I am grateful. This winter is passing us by without brutality. I feel as if we dodged a bullet this year, while other parts of the US have experienced subzero temperatures and dumps of snow. It’s hard to ranch in the frigid cold. We’ve been there. When it is tough outside, there is this unsettledness in my gut. I know something will go wrong, and I’m waiting to see what. Vehicles freeze up. Waterlines break underground. And those living things, the animals that we care for, if there is anyone off alone from the several hundred head of beeves we winter, the cold is ruthless.
We must always be on the alert.
I remember two years ago. Brutal. Driving up the valley, we spot a cow on one of the spacious 5000 acre ranches of the upper valley, in a broad field with no windbreaks. A lone black cow, frozen to the ground, legs pointed skyward, snow partway drifted over her shadowy body, fading away into the white. The coyotes may have already been feasting on her. No need for a phone call. I know my neighbor knows; besides, it is too late. Any rancher with a degree of cattle blood running through their veins constantly scans the horizon for cows run amok when the weather unravels.
Sometimes, the razor-sharp focus on the obvious things like the well-being of my cowherd fully occupies my mind and I’ll fail to notice the unexpected. A winter day several years ago was one of those times.
The temperature had plummeted to well below zero. At these times of year, I really don’t care to know the exact number; we don’t have one of those big yard thermometers up or one of those digital weather stations, and I’d rather simply judge by the feel of snow under my feet (crunchy Styrofoam) or the wind burn on my cheeks, to assess whether or not to up the hay ration to the beeves. Later, friends in town mentioned that the mercury was somewhere around minus 25 F.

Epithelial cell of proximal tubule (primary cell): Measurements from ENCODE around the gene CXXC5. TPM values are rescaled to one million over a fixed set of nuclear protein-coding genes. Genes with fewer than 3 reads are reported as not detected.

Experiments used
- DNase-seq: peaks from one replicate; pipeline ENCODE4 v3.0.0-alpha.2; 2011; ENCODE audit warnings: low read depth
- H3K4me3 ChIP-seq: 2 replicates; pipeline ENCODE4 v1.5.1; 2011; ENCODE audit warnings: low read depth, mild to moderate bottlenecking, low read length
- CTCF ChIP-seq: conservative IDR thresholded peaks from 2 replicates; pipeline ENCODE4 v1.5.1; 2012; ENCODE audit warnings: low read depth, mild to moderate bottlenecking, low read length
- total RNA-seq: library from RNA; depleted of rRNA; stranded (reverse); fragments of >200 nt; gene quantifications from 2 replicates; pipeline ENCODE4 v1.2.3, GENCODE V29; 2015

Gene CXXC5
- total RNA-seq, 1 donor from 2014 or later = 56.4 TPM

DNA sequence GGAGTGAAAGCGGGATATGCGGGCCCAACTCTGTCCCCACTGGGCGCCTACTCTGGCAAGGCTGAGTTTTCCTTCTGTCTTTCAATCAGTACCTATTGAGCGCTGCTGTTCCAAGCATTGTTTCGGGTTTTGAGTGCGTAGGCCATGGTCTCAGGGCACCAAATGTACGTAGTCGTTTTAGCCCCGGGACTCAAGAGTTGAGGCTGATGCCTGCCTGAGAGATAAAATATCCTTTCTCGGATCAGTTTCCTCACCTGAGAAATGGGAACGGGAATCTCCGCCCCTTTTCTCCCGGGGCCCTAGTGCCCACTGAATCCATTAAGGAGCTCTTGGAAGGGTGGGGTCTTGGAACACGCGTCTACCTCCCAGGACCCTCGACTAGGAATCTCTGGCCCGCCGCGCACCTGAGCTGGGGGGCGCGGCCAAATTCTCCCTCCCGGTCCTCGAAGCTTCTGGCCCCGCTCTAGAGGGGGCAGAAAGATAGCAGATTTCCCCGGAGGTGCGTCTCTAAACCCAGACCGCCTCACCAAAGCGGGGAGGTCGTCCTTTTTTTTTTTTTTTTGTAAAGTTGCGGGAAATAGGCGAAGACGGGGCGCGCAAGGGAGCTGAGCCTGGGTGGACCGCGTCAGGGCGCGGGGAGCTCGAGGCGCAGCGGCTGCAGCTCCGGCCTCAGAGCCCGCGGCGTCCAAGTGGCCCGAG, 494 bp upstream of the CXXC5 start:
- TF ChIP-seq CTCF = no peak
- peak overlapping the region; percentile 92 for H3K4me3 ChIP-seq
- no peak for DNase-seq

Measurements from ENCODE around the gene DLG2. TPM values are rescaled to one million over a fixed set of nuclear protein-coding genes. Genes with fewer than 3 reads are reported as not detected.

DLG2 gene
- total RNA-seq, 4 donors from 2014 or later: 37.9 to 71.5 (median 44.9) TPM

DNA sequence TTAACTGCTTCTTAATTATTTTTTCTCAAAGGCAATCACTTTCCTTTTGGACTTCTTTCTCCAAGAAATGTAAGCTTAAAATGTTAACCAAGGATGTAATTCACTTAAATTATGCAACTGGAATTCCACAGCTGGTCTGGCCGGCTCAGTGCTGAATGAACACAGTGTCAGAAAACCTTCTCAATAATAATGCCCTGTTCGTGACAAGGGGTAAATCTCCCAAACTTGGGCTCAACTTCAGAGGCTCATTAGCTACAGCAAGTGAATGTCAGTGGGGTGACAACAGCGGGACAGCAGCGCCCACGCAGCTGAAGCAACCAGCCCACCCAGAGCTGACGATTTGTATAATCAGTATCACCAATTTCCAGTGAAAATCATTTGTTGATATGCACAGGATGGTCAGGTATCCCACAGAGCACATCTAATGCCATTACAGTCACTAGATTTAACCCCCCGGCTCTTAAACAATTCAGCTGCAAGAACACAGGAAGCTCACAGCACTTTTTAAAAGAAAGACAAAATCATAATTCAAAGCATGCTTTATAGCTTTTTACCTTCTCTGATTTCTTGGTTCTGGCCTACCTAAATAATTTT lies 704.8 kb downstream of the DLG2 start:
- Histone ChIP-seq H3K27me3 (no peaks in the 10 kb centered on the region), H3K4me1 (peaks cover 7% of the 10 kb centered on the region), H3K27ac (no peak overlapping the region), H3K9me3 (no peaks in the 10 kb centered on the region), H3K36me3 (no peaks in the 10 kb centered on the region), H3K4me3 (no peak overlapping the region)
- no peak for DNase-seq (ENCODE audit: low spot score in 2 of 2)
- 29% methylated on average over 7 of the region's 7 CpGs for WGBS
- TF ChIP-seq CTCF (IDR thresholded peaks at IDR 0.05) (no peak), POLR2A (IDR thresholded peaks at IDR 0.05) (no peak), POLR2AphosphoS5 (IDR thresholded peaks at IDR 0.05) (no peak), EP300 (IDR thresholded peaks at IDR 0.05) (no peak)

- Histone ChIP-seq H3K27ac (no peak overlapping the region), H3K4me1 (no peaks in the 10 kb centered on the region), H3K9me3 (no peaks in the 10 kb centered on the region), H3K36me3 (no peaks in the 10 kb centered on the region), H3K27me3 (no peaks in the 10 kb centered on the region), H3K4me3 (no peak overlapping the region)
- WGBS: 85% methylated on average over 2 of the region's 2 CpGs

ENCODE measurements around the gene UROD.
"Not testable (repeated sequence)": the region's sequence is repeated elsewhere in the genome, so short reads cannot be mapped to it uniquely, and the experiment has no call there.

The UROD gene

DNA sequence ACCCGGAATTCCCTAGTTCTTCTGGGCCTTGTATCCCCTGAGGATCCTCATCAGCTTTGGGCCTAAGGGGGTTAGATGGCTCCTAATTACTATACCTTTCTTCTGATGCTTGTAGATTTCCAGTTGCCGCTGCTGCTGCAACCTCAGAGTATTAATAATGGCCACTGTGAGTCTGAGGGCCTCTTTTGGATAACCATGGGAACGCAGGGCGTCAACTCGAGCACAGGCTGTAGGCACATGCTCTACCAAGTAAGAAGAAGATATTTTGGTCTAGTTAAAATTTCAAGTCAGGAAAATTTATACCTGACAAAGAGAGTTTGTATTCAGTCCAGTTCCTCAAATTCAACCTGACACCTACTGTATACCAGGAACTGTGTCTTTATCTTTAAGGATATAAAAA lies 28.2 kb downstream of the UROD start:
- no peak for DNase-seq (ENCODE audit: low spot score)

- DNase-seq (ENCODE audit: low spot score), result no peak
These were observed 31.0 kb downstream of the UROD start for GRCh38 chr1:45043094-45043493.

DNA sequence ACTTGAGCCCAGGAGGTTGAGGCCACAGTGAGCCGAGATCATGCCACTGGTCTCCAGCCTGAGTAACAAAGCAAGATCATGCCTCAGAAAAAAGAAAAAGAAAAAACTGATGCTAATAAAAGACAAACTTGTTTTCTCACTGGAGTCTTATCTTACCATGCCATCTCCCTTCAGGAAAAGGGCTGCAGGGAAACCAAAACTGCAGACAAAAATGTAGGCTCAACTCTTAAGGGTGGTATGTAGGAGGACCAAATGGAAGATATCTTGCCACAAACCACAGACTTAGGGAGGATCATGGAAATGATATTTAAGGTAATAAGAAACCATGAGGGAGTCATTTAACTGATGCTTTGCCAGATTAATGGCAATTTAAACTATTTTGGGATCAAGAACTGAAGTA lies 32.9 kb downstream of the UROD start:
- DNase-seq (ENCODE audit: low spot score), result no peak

And the wind. Incessant.
We could have fed with the team of draft horses on this day, but they were on the lam for the weekend (we often gave them weekends off), and I turned them loose with the rest of the saddle-horse string. Today, jumping in the ranch truck after feeding out in the wind on the wagon deck, I was grateful for the pickup’s noisy heater (after a mouse made a nest in it, the fan never was the same). Bamer, my very dedicated and loving stupid mutt dog, jumped in the empty front seat with me. His random canine ancestry must have been part thin skinned dingo. He had the hair of a desert dog, and he was freezing his butt off.
He was shaking violently.
As I watched Bamer intently gazing at the well furred up cows through his now slowing shiver on our drive by the long line to check for their wellness (I do this every day I feed them), it dawned on me that I hadn’t seen the horses for a day or two. We usually run them on the other side of the ranch away from the cattle. It’s not like we feed them very seriously except when the weather really gets sketchy. We’d pitch them a few tons of hay every few days to keep them in good flesh, but they don’t show a lot of interest in the hay. Horses, unlike cows, will readily paw through the snow. It’s probably something their ancestors needed to learn on the Asian steppe. It seemed sometimes as if they’d rather mix up their own rations by eating the native grassy gems they could find underneath the white blanket.
So I rarely worried about them. Except for the draft horses, most of our horses were on “time off” that we gave them after a hard summer of range riding. We would just check on them a few times a week to monitor their body condition (they always winter in good fat cover with the lack of work), feed them a little hay, and see if perhaps anyone had gotten hurt. Occasionally, they might bruise a joint in a badger hole, or suffer a flesh wound in a bite mark from another bitchy mare.
But now, they were nowhere to be seen as I scanned the windswept fields.